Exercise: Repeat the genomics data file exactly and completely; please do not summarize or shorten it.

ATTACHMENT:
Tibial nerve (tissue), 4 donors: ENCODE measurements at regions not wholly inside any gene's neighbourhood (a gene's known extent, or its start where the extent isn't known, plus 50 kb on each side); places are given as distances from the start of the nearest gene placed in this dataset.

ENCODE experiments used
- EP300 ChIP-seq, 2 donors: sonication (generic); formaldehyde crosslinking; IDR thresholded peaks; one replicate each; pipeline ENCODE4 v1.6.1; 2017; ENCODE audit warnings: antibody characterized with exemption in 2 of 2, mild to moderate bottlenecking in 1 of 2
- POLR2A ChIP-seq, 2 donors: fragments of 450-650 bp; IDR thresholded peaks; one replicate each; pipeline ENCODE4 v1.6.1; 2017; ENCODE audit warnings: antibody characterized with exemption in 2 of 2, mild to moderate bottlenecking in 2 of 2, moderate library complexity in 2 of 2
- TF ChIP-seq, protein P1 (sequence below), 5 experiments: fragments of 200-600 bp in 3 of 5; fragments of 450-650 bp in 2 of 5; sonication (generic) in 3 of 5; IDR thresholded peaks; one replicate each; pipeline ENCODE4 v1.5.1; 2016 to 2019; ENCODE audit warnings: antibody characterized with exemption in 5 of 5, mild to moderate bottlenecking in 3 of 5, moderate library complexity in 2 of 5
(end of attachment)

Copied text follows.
Tibial nerve (tissue), 4 donors: ENCODE measurements at regions not wholly inside any gene's neighbourhood (a gene's known extent, or its start where the extent isn't known, plus 50 kb on each side); places are given as distances from the start of the nearest gene placed in this dataset.

ENCODE experiments used
- EP300 ChIP-seq, 2 donors: sonication (generic); formaldehyde crosslinking; IDR thresholded peaks; one replicate each; pipeline ENCODE4 v1.6.1; 2017; ENCODE audit warnings: antibody characterized with exemption in 2 of 2, mild to moderate bottlenecking in 1 of 2
- POLR2A ChIP-seq, 2 donors: fragments of 450-650 bp; IDR thresholded peaks; one replicate each; pipeline ENCODE4 v1.6.1; 2017; ENCODE audit warnings: antibody characterized with exemption in 2 of 2, mild to moderate bottlenecking in 2 of 2, moderate library complexity in 2 of 2
- TF ChIP-seq, protein P1 (sequence below), 5 experiments: fragments of 200-600 bp in 3 of 5; fragments of 450-650 bp in 2 of 5; sonication (generic) in 3 of 5; IDR thresholded peaks; one replicate each; pipeline ENCODE4 v1.5.1; 2016 to 2019; ENCODE audit warnings: antibody characterized with exemption in 5 of 5, mild to moderate bottlenecking in 3 of 5, moderate library complexity in 2 of 5